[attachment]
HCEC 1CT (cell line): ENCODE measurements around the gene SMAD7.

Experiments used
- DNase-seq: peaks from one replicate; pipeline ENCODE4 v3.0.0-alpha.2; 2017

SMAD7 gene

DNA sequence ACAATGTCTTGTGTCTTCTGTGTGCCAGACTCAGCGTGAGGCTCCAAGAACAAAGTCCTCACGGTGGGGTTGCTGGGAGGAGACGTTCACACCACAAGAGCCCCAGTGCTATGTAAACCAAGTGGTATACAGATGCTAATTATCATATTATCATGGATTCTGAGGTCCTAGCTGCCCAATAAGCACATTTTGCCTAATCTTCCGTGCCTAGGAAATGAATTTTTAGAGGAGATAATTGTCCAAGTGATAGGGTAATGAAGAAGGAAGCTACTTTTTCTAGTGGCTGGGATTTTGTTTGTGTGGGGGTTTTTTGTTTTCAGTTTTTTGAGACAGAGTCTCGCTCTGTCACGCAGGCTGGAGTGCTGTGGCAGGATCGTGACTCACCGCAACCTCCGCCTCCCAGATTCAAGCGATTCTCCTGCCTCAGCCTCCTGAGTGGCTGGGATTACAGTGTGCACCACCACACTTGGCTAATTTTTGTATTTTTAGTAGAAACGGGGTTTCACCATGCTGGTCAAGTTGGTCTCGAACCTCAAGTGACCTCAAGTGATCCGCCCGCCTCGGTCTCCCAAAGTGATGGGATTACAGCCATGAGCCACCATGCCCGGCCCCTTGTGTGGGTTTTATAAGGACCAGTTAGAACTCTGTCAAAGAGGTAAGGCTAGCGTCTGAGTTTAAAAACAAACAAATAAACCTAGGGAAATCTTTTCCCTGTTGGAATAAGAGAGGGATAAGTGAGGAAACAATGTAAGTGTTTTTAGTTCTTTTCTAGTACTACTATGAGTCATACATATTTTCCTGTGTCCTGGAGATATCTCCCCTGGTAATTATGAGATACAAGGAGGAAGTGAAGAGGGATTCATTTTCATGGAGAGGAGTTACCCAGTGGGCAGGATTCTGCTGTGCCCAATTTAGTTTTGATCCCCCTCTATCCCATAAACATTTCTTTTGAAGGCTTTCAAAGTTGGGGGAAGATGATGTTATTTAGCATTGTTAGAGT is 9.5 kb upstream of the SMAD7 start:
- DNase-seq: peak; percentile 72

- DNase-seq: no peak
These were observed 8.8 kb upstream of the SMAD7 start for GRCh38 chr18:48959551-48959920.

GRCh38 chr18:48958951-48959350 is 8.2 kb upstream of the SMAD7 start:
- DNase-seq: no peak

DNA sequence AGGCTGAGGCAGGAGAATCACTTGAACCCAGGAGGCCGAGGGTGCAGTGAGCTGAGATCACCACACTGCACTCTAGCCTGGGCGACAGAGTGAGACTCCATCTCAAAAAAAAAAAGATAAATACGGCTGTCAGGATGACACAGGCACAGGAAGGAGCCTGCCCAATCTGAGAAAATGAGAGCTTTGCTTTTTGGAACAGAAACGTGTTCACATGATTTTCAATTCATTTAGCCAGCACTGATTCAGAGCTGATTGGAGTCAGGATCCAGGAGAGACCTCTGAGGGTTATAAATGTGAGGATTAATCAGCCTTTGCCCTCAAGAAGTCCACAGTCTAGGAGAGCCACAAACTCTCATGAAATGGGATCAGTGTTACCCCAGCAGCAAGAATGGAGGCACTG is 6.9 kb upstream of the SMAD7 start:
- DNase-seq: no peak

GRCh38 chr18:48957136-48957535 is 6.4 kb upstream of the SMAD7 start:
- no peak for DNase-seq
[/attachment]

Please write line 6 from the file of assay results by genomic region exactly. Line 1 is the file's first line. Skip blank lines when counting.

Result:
- DNase-seq: peak; percentile 72